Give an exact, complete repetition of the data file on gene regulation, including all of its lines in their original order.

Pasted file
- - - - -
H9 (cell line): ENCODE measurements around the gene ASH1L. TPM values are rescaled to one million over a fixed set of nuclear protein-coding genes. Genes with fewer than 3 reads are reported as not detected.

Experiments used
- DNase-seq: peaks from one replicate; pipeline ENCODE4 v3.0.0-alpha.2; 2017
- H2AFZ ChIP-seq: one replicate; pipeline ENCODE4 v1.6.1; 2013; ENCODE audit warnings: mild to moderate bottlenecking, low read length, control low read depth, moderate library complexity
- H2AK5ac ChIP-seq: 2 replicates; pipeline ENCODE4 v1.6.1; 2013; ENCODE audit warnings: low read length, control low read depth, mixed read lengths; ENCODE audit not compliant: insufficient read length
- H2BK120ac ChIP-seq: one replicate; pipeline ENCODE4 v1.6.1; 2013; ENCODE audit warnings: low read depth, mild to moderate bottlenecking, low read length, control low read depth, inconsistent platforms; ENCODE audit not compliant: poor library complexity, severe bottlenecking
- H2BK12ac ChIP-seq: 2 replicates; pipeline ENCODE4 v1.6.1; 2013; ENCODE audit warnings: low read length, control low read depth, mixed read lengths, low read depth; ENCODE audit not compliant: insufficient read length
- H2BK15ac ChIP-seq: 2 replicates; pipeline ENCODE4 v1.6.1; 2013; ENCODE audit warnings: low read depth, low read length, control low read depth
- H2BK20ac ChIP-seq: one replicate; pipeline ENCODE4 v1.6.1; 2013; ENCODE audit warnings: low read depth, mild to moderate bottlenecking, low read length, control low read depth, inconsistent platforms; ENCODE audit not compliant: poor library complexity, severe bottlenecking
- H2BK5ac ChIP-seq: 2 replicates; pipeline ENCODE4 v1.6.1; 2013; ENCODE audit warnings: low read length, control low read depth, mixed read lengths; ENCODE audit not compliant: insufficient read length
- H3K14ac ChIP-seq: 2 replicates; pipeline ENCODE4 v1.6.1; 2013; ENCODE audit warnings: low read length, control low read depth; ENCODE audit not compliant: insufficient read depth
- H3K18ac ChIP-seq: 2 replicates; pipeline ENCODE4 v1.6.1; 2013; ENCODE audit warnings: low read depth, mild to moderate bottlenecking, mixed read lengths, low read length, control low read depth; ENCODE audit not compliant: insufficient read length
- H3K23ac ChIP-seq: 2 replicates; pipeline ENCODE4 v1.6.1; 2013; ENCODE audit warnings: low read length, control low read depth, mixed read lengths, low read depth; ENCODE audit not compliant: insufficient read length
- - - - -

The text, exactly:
H9 (cell line): ENCODE measurements around the gene ASH1L. TPM values are rescaled to one million over a fixed set of nuclear protein-coding genes. Genes with fewer than 3 reads are reported as not detected.

Experiments used
- DNase-seq: peaks from one replicate; pipeline ENCODE4 v3.0.0-alpha.2; 2017
- H2AFZ ChIP-seq: one replicate; pipeline ENCODE4 v1.6.1; 2013; ENCODE audit warnings: mild to moderate bottlenecking, low read length, control low read depth, moderate library complexity
- H2AK5ac ChIP-seq: 2 replicates; pipeline ENCODE4 v1.6.1; 2013; ENCODE audit warnings: low read length, control low read depth, mixed read lengths; ENCODE audit not compliant: insufficient read length
- H2BK120ac ChIP-seq: one replicate; pipeline ENCODE4 v1.6.1; 2013; ENCODE audit warnings: low read depth, mild to moderate bottlenecking, low read length, control low read depth, inconsistent platforms; ENCODE audit not compliant: poor library complexity, severe bottlenecking
- H2BK12ac ChIP-seq: 2 replicates; pipeline ENCODE4 v1.6.1; 2013; ENCODE audit warnings: low read length, control low read depth, mixed read lengths, low read depth; ENCODE audit not compliant: insufficient read length
- H2BK15ac ChIP-seq: 2 replicates; pipeline ENCODE4 v1.6.1; 2013; ENCODE audit warnings: low read depth, low read length, control low read depth
- H2BK20ac ChIP-seq: one replicate; pipeline ENCODE4 v1.6.1; 2013; ENCODE audit warnings: low read depth, mild to moderate bottlenecking, low read length, control low read depth, inconsistent platforms; ENCODE audit not compliant: poor library complexity, severe bottlenecking
- H2BK5ac ChIP-seq: 2 replicates; pipeline ENCODE4 v1.6.1; 2013; ENCODE audit warnings: low read length, control low read depth, mixed read lengths; ENCODE audit not compliant: insufficient read length
- H3K14ac ChIP-seq: 2 replicates; pipeline ENCODE4 v1.6.1; 2013; ENCODE audit warnings: low read length, control low read depth; ENCODE audit not compliant: insufficient read depth
- H3K18ac ChIP-seq: 2 replicates; pipeline ENCODE4 v1.6.1; 2013; ENCODE audit warnings: low read depth, mild to moderate bottlenecking, mixed read lengths, low read length, control low read depth; ENCODE audit not compliant: insufficient read length
- H3K23ac ChIP-seq: 2 replicates; pipeline ENCODE4 v1.6.1; 2013; ENCODE audit warnings: low read length, control low read depth, mixed read lengths, low read depth; ENCODE audit not compliant: insufficient read length